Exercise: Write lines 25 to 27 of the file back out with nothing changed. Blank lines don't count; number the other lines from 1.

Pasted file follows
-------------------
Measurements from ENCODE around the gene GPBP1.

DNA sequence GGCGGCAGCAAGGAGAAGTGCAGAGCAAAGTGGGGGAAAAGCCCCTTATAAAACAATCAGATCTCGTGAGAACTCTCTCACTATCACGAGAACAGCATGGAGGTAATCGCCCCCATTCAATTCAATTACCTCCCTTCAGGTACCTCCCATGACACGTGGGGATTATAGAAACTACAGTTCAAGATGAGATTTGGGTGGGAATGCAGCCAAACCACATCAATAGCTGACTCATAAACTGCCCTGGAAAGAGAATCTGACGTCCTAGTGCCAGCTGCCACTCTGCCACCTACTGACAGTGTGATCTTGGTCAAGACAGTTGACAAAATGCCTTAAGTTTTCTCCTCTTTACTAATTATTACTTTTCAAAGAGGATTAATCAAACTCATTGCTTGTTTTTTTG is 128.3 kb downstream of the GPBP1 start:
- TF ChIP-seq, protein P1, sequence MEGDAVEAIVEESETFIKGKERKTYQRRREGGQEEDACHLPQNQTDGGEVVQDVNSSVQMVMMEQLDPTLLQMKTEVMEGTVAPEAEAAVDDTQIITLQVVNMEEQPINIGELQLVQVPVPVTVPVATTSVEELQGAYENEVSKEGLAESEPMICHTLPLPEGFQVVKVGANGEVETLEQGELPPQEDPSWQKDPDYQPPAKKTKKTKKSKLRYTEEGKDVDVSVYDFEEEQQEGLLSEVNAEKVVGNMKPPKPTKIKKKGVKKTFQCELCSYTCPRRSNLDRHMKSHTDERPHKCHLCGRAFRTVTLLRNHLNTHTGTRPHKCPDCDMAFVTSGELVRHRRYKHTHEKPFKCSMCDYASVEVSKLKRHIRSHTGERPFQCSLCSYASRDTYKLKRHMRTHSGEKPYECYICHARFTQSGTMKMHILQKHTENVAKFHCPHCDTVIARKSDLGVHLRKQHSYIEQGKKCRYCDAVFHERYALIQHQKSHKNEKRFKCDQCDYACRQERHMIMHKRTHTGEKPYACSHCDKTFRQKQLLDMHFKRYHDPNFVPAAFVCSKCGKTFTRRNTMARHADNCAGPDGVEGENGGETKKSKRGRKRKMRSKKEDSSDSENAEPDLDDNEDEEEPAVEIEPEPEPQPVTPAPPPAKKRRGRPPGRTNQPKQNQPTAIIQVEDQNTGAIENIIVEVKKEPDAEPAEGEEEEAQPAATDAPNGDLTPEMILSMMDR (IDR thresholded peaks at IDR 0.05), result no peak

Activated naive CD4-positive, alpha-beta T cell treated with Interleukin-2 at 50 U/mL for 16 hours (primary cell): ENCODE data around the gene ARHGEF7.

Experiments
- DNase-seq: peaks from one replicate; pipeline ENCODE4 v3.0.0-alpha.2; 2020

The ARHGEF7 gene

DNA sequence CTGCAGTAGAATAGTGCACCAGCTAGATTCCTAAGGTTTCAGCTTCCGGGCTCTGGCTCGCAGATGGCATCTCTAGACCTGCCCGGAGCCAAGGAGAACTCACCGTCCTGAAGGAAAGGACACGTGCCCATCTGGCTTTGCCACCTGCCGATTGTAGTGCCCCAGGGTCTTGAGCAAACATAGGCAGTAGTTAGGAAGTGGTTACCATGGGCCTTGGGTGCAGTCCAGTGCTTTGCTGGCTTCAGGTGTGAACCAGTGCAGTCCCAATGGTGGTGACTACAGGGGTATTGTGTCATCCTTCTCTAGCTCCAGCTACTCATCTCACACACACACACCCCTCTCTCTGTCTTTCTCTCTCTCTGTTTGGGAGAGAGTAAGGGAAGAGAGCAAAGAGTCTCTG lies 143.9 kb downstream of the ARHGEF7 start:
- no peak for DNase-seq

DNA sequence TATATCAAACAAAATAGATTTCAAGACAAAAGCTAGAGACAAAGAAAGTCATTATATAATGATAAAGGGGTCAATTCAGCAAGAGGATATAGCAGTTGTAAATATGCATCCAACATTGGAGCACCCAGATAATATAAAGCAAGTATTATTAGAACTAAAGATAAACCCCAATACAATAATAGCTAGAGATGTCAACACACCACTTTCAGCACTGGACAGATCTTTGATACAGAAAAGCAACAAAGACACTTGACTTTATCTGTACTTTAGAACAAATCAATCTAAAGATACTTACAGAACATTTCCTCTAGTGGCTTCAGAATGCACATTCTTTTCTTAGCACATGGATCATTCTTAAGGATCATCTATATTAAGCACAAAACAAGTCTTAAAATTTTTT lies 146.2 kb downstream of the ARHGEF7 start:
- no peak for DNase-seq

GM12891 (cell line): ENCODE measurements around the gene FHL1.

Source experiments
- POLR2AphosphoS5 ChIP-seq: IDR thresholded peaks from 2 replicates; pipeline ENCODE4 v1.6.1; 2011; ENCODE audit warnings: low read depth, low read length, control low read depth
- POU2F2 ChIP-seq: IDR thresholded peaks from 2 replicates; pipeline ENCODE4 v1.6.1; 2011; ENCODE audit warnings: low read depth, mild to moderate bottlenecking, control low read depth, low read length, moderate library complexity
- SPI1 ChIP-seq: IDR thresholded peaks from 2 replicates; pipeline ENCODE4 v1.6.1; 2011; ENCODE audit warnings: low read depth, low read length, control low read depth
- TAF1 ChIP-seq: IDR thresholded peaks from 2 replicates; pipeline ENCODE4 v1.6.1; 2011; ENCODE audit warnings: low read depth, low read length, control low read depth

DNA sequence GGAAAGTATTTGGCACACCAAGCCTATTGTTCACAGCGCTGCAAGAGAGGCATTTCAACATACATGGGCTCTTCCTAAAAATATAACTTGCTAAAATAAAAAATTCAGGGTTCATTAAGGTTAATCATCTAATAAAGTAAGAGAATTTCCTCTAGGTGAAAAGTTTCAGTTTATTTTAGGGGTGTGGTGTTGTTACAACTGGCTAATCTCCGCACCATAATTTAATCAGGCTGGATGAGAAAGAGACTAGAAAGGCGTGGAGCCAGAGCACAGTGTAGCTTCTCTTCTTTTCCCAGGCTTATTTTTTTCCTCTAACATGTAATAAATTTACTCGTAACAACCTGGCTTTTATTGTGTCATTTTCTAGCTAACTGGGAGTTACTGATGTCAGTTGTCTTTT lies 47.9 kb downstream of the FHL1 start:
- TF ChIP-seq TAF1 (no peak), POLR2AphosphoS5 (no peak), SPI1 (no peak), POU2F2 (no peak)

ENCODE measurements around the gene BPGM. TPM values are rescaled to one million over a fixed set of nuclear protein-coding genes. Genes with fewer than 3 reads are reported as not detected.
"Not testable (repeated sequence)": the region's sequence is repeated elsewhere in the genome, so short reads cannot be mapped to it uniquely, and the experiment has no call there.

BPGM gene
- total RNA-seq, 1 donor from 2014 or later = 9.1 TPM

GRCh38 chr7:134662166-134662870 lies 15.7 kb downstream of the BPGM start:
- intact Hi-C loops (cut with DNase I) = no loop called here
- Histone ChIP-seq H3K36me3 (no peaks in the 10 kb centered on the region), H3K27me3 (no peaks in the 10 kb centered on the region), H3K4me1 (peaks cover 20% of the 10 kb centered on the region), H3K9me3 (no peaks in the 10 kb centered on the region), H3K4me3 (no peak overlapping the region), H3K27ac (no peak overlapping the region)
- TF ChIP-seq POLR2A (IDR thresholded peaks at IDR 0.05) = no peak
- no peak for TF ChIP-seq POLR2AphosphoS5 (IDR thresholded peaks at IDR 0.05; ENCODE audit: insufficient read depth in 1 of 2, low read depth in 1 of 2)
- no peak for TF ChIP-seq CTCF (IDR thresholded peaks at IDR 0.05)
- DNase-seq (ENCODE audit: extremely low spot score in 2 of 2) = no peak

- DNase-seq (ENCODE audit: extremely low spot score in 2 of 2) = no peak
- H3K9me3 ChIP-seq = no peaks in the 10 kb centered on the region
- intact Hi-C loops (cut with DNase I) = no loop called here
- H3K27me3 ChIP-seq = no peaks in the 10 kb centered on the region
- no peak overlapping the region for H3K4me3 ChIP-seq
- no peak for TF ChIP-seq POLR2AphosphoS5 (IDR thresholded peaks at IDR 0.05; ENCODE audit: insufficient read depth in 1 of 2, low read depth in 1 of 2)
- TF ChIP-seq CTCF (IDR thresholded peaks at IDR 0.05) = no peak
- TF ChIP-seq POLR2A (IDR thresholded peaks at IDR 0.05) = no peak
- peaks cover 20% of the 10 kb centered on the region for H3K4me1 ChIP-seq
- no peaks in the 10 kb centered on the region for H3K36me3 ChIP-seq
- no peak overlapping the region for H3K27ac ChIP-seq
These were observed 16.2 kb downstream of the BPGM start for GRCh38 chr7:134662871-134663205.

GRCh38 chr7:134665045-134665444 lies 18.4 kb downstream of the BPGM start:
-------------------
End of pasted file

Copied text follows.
- intact Hi-C loops (cut with DNase I) = no loop called here
- Histone ChIP-seq H3K36me3 (no peaks in the 10 kb centered on the region), H3K27me3 (no peaks in the 10 kb centered on the region), H3K4me1 (peaks cover 20% of the 10 kb centered on the region), H3K9me3 (no peaks in the 10 kb centered on the region), H3K4me3 (no peak overlapping the region), H3K27ac (no peak overlapping the region)
- TF ChIP-seq POLR2A (IDR thresholded peaks at IDR 0.05) = no peak